Can you make us a viral?

Viral image from Iain Aitch's Twitter

“Can you make us a viral?” is something that I get asked a great deal. It’s an occupational hazard of selling ideas for a living. The answer is usually no and sometimes maybe, but never yes. You can guess at the formula, but it shifts constantly in the wind. What is seen as witty one week is try-hard the next.

So, to give you a very live example, the above tweet, a flip remark on how a scene on Sky News looked as I ate my lunch, went viral yesterday and today. Well, if you consider almost 5,000 retweets to be viral.

It was no more aimed at getting shares than anything else I post on social media. After all, pretty much everything we post is a search for the dopamine hit of rising numbers and people laughing at your gags. But somehow it struck a chord. Why so?

Well, it is current, as it speaks about the election and Theresa May’s growing reputation as someone who shuns the public. It also speaks to popular culture, which is always a winner, according to arch-troublemaking PR men the KLF’s guide to how to have a hit single. People compared the image to scenes from Line of Duty, Street Fighter, Breaking Bad and Grand Theft Auto. It is also (if I may say) a good gag. Easy to get, Easy to share, as others will get it. It has a dig and a punch line. And a funny picture to boot.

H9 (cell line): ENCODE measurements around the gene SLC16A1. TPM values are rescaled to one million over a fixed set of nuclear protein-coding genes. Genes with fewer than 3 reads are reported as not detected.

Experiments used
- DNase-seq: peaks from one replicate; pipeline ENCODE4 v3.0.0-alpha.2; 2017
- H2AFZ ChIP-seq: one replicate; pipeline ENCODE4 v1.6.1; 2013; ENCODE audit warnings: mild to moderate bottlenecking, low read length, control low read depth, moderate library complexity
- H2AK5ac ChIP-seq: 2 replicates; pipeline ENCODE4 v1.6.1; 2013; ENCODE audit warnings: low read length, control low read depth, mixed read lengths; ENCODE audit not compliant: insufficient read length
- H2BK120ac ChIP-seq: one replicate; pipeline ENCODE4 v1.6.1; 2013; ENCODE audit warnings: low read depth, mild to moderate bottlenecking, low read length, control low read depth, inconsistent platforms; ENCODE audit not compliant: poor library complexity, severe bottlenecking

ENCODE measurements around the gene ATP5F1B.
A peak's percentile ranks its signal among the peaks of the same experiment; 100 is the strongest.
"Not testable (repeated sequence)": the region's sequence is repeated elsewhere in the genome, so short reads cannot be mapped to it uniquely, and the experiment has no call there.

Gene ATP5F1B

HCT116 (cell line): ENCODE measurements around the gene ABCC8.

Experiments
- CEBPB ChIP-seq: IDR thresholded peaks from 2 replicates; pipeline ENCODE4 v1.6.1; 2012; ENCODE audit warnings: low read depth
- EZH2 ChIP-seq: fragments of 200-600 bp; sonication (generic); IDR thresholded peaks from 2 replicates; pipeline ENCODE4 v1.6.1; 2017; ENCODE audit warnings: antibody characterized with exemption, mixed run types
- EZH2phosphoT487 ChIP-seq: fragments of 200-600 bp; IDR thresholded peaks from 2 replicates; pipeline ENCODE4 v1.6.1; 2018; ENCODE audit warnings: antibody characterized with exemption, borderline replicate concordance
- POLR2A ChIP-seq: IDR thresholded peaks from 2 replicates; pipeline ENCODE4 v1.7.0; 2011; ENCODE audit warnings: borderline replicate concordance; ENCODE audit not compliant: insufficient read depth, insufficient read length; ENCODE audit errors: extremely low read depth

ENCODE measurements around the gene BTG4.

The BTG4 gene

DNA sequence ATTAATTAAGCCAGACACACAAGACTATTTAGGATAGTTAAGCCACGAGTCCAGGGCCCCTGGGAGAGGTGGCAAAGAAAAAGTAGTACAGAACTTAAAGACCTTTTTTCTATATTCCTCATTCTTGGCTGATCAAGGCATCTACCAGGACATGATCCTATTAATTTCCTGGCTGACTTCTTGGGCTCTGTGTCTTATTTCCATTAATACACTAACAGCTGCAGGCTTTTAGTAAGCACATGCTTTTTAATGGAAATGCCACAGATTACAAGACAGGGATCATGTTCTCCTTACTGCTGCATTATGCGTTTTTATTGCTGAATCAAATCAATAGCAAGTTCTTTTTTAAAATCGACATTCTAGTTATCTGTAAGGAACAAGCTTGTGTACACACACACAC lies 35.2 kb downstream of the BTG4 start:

KLF's The Manual

So, can you follow that formula and have a social media hit? Well, sadly not. The web runs on ideas and originality. Where once a Cassette Boy video was a sensation, the video cut up is now standard and the people who were his biggest fans are now a bit meh about his latest. He’s done well as a gun for hire, but the sharers want something new, even when his ire is turned on the targets they want to see satirised.

Those who want their campaign, policies, brand or star to go viral would do well to engage with original thinking, and lots of it. I tend to start at the extreme end and edit back towards sanity. The best and bravest clients are those who know how to say ‘stop’ at precisely the right moment.

When low tech trumps high tech in the election

rude election flyers

Photos of this rather rude set of election flyers have been shared across social media this week, proving that people sometimes prefer ideas set out in low tech, old school ways. When all the funny is in gifs on social media, a still image on the street stands out.

These are based on the sort of prostitution flyers you see in London’s phone boxes or stuck to lamp posts. Click on the above link to buy sets of postcards or posters based on them.

Pranks on postcards